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View A version 2 a fabric covered version of this hat. The top two have a faux wing and the bottom two have some faux forked tails. Below is a close-up of the back edge of the hat that shows the two different trims, a pleated trim on the underbrim edge and a gathered frayed edge trim along the upperbrim edge.
In my search for a cute head covering to wear to my cousin’s Bar Mitzvah, I came up with two bases to make some little felted fascinator hats from. The “Fedora” style has a little more brim and a smaller dome than the “Bowler” style, which, conversely has a narrower brim and wider potential dome. Both are very malleable, depending on the amount of felting and shaping that you do to the fabric, you can use these two basic shapes to pull out many styles of tiny hat. Finished hats will be around 4 inches in diameter. Feathered Fedora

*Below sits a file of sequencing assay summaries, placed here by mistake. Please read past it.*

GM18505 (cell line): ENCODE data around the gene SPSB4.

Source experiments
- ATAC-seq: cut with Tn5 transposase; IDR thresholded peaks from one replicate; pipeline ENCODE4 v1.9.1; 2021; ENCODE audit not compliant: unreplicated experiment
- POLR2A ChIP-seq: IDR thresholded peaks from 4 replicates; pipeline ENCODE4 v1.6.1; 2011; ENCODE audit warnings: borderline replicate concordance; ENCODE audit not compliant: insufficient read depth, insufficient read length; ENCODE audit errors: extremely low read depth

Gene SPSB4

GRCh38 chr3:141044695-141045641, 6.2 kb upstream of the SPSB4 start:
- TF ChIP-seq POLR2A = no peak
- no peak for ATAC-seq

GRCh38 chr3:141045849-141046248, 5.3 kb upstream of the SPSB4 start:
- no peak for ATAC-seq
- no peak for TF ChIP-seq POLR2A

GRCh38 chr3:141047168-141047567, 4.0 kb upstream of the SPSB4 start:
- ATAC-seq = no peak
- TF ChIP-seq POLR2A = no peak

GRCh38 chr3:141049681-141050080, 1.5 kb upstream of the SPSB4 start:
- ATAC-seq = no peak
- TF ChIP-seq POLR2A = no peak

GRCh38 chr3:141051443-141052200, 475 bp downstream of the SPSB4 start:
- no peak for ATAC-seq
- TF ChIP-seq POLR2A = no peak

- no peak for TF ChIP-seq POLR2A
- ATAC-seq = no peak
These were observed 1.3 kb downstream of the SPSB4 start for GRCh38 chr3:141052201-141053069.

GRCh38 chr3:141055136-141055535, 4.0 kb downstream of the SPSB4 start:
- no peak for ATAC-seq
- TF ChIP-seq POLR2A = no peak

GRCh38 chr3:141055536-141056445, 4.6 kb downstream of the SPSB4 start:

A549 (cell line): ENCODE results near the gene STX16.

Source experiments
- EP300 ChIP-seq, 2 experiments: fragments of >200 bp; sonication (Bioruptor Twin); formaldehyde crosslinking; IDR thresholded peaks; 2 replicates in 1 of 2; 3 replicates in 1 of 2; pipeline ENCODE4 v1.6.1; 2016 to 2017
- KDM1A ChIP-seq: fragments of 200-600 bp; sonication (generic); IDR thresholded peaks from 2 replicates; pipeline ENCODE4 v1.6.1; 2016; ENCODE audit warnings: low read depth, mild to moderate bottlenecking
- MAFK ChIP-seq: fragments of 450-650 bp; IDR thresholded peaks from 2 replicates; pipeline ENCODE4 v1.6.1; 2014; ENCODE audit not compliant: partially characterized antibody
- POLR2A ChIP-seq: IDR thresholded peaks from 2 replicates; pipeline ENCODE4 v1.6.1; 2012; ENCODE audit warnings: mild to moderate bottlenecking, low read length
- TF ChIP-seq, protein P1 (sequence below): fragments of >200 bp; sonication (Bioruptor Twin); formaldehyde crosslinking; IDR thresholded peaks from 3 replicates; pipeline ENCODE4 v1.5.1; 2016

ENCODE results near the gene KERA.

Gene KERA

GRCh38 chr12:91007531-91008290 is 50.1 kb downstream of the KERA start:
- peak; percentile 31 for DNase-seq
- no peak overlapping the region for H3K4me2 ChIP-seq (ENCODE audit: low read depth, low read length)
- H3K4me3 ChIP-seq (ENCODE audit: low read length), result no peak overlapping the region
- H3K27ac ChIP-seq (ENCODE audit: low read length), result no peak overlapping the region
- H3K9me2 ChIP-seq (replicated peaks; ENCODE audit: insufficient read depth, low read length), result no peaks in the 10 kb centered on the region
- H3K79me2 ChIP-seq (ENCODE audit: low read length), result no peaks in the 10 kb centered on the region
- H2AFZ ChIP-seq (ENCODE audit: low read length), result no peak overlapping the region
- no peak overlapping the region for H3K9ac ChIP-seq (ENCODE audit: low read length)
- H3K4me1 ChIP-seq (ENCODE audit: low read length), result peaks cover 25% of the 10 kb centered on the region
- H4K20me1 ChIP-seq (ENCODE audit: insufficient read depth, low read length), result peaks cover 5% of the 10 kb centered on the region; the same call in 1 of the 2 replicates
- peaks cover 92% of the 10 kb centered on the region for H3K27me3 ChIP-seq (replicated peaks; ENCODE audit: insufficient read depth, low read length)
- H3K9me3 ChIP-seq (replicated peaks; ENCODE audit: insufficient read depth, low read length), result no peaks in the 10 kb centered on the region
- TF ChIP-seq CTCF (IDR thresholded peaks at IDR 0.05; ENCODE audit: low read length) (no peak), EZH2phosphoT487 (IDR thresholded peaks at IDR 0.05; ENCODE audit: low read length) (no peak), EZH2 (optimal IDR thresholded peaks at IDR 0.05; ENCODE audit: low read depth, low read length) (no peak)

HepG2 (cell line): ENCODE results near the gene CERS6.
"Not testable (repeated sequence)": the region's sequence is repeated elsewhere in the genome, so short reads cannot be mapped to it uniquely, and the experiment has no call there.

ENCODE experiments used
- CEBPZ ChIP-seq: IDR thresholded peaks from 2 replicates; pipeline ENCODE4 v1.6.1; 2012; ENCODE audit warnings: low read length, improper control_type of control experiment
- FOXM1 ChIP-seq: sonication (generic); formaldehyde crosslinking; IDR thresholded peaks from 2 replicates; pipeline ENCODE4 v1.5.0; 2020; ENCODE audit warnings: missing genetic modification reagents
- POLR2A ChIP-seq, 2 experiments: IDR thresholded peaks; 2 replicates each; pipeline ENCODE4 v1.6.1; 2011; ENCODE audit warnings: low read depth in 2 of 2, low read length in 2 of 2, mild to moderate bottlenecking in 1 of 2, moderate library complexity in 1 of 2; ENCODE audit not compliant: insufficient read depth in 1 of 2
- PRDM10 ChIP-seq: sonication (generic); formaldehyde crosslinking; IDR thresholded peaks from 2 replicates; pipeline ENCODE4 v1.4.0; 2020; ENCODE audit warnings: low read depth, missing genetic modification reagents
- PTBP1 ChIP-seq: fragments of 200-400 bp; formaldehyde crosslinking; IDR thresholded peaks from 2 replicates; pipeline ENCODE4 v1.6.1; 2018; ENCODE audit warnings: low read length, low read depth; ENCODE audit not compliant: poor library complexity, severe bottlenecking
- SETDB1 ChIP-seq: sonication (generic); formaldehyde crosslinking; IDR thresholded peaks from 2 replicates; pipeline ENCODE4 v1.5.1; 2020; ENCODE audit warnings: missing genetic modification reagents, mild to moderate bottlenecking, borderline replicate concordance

Modeled by Chelsea Throughout this site you'll see pictures of drawers, chemises, corsets, corset covers, petticoats, skirts, bodices and accessories such as hats, capes, fans and more. It took an awful lot of layers (and time) to get the Victorian woman properly dressed. Although the pieces that made up the Victorian lady's costume changed as styles changed, the progression below is typical for a lady getting dressed in the 1880s. Here's the 12 step plan for dressing the late 19th century woman: Interested in purchasing what you see here?